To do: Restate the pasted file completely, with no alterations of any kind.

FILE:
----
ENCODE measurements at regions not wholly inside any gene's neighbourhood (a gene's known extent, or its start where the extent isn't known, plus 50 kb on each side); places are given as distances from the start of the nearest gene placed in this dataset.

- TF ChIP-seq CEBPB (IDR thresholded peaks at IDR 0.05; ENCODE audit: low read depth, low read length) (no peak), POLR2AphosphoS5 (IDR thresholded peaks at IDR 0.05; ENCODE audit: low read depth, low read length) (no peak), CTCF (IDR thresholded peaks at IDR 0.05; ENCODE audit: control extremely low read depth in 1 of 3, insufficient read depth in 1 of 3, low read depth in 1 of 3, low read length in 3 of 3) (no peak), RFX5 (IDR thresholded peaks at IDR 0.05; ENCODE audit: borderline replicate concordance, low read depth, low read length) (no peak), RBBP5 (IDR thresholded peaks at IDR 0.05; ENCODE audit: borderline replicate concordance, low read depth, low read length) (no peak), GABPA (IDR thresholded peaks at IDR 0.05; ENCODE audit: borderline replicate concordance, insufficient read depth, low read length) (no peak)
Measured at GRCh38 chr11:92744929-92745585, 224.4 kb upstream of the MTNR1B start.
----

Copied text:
ENCODE measurements at regions not wholly inside any gene's neighbourhood (a gene's known extent, or its start where the extent isn't known, plus 50 kb on each side); places are given as distances from the start of the nearest gene placed in this dataset.

- TF ChIP-seq CEBPB (IDR thresholded peaks at IDR 0.05; ENCODE audit: low read depth, low read length) (no peak), POLR2AphosphoS5 (IDR thresholded peaks at IDR 0.05; ENCODE audit: low read depth, low read length) (no peak), CTCF (IDR thresholded peaks at IDR 0.05; ENCODE audit: control extremely low read depth in 1 of 3, insufficient read depth in 1 of 3, low read depth in 1 of 3, low read length in 3 of 3) (no peak), RFX5 (IDR thresholded peaks at IDR 0.05; ENCODE audit: borderline replicate concordance, low read depth, low read length) (no peak), RBBP5 (IDR thresholded peaks at IDR 0.05; ENCODE audit: borderline replicate concordance, low read depth, low read length) (no peak), GABPA (IDR thresholded peaks at IDR 0.05; ENCODE audit: borderline replicate concordance, insufficient read depth, low read length) (no peak)
Measured at GRCh38 chr11:92744929-92745585, 224.4 kb upstream of the MTNR1B start.